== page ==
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Critical Golf: Unbiased Golf Equipment Reviews

Callaway iQ

The Callaway iQ as a golf-focused evolution of the Callaway idTECH, and is part of the current Callaway lineup of four rangefinders. The Callaway iQ features 6x magnification, matching the highest of any Callaway rangefinder currently available, slope-adjusted distances (but not the angle of approach), and a new “Active Brightness Control,” which automatically toggles the display in the viewfinder from a black LCD readout to an orange LED readout depending on the lighting conditions. The iQ quickly updates distances during panning, picks up targets at a distance better than most of the competition, and has an exceptionally bright and clear display.

While the Callway iQ, with its crisp optics and strength in picking out targets at a distance (and with precision down to 0.1 yard increments, though it has a claimed accuracy to the level of +/- 1 yard) is a significant improvement on the older Callaway idTECH, we were disappointed by the short amount of time the iQ allows users to continue to fire the laser while panning across targets, the lack of information regarding the slope angle, and the reduced 6x magnification (down from 7x in the discontinued Callaway LR1200). We also found that the much ballyhooed Active Brightness Control didn’t kick in as often as we would have liked.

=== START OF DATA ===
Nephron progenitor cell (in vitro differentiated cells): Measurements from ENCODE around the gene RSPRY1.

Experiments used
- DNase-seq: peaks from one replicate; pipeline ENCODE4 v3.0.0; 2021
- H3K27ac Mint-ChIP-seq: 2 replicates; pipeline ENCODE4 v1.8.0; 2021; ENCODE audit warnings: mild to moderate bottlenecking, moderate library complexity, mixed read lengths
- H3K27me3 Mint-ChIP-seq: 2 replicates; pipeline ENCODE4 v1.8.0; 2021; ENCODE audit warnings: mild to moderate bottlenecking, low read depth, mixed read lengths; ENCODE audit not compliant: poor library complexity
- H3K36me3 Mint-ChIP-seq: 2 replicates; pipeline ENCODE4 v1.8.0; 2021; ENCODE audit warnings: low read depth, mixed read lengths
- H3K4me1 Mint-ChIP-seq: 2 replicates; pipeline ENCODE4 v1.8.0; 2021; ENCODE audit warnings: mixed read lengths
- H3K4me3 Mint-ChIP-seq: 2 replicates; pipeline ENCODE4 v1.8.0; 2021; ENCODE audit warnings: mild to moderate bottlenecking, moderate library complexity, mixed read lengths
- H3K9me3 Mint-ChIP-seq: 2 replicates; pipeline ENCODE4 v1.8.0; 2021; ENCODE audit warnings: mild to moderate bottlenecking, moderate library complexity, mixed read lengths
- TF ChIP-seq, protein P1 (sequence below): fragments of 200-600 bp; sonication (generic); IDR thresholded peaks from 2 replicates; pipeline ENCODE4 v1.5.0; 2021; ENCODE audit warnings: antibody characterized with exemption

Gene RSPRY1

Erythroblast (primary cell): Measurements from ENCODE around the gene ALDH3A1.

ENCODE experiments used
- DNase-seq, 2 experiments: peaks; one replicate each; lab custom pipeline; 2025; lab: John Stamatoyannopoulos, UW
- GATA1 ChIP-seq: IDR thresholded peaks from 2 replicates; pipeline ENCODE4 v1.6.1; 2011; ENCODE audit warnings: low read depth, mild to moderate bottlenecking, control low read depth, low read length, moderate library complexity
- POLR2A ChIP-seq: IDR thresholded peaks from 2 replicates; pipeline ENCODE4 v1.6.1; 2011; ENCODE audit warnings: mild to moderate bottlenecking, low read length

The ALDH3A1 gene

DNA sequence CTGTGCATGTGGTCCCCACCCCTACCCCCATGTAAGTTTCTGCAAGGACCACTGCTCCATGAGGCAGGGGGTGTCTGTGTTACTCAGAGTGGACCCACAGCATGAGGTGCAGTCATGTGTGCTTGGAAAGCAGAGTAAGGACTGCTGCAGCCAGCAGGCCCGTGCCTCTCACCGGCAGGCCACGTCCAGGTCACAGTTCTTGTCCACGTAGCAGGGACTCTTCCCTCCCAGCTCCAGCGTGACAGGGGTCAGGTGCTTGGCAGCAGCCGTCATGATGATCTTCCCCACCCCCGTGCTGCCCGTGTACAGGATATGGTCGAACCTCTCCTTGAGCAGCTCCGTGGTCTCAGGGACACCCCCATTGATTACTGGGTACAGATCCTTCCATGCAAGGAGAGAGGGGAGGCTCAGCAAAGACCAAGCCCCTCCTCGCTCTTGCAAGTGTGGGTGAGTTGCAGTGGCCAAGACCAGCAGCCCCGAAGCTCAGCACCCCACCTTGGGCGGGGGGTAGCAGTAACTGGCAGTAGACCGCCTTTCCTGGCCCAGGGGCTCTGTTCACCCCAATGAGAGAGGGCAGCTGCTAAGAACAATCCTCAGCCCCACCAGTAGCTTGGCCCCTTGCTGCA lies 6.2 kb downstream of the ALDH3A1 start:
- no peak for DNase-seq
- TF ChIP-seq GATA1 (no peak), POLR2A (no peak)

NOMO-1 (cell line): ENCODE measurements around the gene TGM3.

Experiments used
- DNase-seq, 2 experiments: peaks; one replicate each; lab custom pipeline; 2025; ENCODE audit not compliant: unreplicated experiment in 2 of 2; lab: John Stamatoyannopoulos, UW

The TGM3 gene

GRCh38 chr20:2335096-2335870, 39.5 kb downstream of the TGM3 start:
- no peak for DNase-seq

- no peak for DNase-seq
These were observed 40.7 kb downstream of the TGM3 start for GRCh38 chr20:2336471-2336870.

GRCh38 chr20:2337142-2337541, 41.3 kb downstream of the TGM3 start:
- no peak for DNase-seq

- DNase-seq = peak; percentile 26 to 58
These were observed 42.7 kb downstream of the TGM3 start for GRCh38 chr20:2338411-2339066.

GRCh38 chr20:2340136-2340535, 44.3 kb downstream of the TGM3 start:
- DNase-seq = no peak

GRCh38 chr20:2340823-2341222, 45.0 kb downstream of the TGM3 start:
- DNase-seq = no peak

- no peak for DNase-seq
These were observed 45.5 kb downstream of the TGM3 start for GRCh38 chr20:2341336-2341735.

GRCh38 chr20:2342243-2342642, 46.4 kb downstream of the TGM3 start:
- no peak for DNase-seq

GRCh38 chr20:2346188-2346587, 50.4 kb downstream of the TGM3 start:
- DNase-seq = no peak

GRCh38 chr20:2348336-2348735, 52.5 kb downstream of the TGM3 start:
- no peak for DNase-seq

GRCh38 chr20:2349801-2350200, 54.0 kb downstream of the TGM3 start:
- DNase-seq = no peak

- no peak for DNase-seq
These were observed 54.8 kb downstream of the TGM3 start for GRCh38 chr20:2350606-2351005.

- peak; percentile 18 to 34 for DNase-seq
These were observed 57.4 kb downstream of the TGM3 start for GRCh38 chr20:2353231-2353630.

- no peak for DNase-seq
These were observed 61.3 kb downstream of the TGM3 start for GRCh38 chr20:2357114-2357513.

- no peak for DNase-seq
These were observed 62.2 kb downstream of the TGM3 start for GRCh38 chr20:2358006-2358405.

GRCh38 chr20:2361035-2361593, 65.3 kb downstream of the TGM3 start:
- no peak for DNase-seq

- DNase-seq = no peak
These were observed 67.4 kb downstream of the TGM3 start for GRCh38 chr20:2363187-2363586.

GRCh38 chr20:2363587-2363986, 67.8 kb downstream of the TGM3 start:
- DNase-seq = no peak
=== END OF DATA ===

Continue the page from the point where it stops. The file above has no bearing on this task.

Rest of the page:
SCORE
90
GRADE
A-
Ease of Use
92
Features
90
Obtaining Readings
93
Cost/Value
89

Retail price: $429.95
Availability: Discontinued. Replaced by the Nikon COOLSHOT AS.
Amazon.com price: Check price now

Pros:

  • Active Brightness Control displays yardages in different colors depending on brightness of background within the viewfinder
  • Easy to lock on targets, even at long distances

Cons:

  • Active Brightness Control didn’t always activate in situations where we would have liked a brighter display
  • Continuous scanning for distances limited to 5 seconds


92 / A-

EASE OF USE

The Callaway iQ is one of the larger vertically-held laser rangefinders tested, at 4.6” x 1.6” x 2.9”, though it weighs in at 7.0 oz. It comes with a lightweight soft case designed to be kept on the device during use (with “Nikon”, the manufacturer of the device, branded on the side) and a carabiner clip to attach the iQ to a bag or cart (though reviewers tired of having to clip and unclip the carabiner each time and would have preferred a pouch similar to the Leupold devices). The “case” features a removable lens cover with a button on one end and magnetic latch on the other. Users can either remove this cover entirely during play, or simply pull the cover away for each reading.

The Callaway iQ displays the line-of-sight distance in the upper portion of the viewfinder, an icon to indicate if the target is above or below your position, and the slope-adjusted distance in the bottom right hand portion of the viewfinder. Most iQ purchasers will be focused on the slope-adjusted distance (under our presumption that you wouldn’t spend the extra money for a slope-adjusted rangefinder unless you were going to use it), which is placed within the display where it can easily be seen.